Using Your Civic Sense

Whether Barack Obama wins the Presidency or not, he has already made history.

On February 10th of 2007, Barack Obama announced his campaign for the Presidency. He was speaking before a crowd in Springfield, Illinois. But thanks to 21st Century technology, the entire nation can watch the full speech - unfiltered by the news media or pundits - simply by logging on to Obama's Web site. This includes citizens who are deaf and hard-of-hearing, since the speech is closed-captioned.

Obama was the first Presidential candidate to caption videos on his Web site.

Several others in the race quickly followed suit, though not all of them. And none of the candidates has captioned every video posted online.

This is just one example of how the deaf and hard-of-hearing are unable to fully participate as American citizens -- even in this era of amazing technological advances that give us access to more information about candidates, campaigns, and issues than ever before in the history of mankind.

This blog is going to serve as a testing ground for using Web-based technology to get information or analysis about Election 2008. We are selecting a handful of regular bloggers who are deaf or hard-of-hearing to wander around the Web and share their experiences, both good and bad. We hope this will generate a lot of discussion in the deaf and hard-of-hearing community about what works, and what doesn't.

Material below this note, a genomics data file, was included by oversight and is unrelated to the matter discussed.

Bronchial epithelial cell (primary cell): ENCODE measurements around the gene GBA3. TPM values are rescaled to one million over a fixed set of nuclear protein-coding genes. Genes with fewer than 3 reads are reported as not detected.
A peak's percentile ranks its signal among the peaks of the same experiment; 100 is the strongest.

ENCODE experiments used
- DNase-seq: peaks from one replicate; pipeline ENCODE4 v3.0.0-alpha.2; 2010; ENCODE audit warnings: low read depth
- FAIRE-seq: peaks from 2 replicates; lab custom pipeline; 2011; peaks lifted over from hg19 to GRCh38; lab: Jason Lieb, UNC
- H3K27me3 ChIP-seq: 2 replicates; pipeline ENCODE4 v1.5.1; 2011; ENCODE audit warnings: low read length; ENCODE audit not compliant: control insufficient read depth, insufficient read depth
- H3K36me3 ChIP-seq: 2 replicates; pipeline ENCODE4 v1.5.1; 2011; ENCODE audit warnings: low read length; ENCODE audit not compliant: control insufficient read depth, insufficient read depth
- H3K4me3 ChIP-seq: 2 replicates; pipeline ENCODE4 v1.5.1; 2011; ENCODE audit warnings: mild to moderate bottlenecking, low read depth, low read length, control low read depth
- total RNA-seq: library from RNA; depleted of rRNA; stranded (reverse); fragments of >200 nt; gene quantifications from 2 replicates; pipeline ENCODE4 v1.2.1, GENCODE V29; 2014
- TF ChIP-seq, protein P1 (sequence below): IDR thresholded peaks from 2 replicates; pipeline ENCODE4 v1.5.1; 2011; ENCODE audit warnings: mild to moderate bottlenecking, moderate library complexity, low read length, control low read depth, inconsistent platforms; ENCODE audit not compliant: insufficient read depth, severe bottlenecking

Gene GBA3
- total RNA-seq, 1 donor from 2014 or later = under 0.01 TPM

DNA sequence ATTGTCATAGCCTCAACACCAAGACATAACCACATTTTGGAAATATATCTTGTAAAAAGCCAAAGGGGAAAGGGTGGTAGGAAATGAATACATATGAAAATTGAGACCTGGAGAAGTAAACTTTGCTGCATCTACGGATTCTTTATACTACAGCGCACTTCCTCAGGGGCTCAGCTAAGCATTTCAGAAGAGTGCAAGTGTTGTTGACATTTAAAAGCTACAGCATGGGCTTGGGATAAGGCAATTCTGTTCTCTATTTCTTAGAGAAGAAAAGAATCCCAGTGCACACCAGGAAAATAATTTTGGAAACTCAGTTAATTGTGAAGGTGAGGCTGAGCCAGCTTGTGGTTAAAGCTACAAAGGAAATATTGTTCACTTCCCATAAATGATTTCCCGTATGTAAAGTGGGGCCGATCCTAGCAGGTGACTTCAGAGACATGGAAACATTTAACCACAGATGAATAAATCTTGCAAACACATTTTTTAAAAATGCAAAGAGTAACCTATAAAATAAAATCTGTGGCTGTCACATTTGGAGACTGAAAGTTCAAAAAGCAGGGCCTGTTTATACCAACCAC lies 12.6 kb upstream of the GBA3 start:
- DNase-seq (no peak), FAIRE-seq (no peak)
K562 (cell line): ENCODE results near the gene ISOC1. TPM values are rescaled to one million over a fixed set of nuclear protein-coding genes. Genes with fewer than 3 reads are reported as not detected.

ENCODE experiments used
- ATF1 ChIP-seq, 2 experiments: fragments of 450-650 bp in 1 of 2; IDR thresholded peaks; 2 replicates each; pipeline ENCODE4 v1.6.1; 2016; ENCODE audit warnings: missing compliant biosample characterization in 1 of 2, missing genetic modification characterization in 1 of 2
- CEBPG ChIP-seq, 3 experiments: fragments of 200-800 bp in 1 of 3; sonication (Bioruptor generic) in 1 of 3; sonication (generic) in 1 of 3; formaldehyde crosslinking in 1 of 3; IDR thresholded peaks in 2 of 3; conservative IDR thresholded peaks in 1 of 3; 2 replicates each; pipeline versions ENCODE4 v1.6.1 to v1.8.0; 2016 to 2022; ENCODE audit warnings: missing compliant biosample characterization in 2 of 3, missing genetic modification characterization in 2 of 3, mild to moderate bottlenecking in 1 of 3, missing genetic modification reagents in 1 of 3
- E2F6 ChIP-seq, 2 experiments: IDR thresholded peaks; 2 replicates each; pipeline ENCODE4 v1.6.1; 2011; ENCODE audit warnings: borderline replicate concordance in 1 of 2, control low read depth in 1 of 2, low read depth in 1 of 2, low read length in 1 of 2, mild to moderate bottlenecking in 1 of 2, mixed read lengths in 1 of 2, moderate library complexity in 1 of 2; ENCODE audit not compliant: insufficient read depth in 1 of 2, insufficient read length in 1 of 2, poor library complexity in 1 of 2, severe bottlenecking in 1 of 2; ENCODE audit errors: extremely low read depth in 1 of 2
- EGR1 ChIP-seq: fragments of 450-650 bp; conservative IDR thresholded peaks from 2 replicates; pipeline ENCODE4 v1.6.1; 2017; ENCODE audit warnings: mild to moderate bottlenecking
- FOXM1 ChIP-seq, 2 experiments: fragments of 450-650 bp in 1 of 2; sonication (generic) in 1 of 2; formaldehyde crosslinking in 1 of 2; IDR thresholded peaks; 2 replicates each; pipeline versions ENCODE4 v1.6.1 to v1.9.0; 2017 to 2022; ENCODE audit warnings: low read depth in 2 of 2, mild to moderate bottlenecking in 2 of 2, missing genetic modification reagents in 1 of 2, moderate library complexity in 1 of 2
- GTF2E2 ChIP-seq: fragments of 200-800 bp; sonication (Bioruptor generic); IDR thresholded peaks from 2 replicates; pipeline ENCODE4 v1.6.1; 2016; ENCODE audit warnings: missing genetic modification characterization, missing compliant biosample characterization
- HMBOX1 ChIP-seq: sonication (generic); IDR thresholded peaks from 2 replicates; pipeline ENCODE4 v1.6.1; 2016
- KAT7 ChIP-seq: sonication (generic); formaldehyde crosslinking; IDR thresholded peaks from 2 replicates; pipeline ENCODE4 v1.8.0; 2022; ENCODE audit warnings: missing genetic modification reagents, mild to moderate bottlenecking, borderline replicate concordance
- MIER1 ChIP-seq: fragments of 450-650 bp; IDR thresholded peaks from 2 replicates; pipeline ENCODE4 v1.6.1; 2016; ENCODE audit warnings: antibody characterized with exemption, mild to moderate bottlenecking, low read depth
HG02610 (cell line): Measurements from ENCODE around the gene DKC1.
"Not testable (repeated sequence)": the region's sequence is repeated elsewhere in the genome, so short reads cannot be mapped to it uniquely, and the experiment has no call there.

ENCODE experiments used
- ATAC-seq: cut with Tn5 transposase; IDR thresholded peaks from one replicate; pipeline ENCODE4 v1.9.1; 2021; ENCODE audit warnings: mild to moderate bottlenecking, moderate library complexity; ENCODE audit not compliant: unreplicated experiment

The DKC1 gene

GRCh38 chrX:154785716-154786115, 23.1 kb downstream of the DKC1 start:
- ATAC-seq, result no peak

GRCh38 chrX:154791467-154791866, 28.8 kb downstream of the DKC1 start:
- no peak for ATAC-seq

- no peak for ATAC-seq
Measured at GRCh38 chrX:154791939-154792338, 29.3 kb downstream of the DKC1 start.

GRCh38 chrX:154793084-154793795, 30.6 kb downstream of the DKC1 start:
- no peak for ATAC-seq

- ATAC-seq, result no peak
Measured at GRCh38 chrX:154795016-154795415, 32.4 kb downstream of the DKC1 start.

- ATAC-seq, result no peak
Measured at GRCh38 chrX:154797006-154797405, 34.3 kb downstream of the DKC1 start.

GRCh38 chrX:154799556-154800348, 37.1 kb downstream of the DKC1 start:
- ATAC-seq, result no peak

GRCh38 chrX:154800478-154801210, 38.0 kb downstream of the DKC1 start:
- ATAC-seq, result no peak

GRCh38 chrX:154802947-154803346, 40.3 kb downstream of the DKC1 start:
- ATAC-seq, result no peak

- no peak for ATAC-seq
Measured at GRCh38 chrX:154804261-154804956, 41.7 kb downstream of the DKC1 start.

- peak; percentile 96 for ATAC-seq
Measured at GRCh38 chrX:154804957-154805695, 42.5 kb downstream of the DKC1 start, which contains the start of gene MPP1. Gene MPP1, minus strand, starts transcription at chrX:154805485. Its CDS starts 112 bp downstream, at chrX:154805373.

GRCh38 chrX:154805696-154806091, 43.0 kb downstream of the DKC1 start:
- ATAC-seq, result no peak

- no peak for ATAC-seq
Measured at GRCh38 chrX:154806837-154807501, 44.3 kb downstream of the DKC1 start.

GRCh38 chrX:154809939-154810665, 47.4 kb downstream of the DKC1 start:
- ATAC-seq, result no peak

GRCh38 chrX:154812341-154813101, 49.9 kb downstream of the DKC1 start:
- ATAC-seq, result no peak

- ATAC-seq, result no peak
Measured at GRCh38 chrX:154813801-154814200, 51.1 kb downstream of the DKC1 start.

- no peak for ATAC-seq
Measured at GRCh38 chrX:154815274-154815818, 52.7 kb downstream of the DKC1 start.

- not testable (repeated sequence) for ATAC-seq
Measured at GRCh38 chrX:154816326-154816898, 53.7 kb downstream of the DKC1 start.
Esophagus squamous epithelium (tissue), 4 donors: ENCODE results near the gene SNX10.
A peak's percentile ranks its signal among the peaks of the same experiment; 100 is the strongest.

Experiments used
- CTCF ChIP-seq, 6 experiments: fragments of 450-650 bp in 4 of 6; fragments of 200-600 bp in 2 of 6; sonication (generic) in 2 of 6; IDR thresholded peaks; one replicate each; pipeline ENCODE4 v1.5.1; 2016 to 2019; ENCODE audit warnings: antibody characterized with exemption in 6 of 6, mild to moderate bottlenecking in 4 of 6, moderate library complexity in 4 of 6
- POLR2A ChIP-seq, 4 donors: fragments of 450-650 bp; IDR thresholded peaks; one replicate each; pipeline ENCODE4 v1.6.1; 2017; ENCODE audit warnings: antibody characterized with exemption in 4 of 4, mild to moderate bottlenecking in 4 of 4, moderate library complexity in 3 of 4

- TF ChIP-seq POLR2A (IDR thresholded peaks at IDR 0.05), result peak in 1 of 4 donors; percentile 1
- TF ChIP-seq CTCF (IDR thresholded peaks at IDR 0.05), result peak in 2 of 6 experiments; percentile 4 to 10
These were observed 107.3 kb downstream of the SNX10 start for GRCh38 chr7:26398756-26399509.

We'll take what you have to say, and try to find ways to make improvements that all public broadcasters can incorporate into their own Web strategies - to the benefit of every deaf and hard-of-hearing person with a Civic Sense.

Comments

The Presidential Candidates

The Presidential Candidates should thank the technology because it is one of the reasons why they have successful campaigns particularly newly elected President Barack Obama. But the election is over and we have already our new President for the next four years. The big question is what are the plans of our new President for the next four years? Education is a vital ingredient in the success of a nation. As Americans emerge from the afterglow of the recent presidential elections and president-elect Obama prepares to take the reins of the country, education is a topic on the minds of many. What will he do to improve the lot of students and teachers in America? According to an article at The Apple, Obama’s first order of business when it comes to education will be to look at No Child Left Behind. He doesn’t want to scrap the program, but he does want to reform it, particularly when it comes to standardized testing. He is against preparing students all year to “fill in bubbles.” Referencing schools, both Obama and vice president-elect Biden support charter schools, so long as they perform up to standard. Teachers at charter schools and beyond will find Obama incentives like Teacher Service Scholarships and various pay rewards to be a great help. In addition, boosting Early Head Start programs and providing tax credits (which Obama calls the “American Opportunity” credit) for college education are at the forefront of the president-elect’s plan. Repairing faith in the American educational system via these ideas and more will surely lead to the kind of credit repair the country needs – where the currency is a dynamic workforce that is prepared to lead America into the future.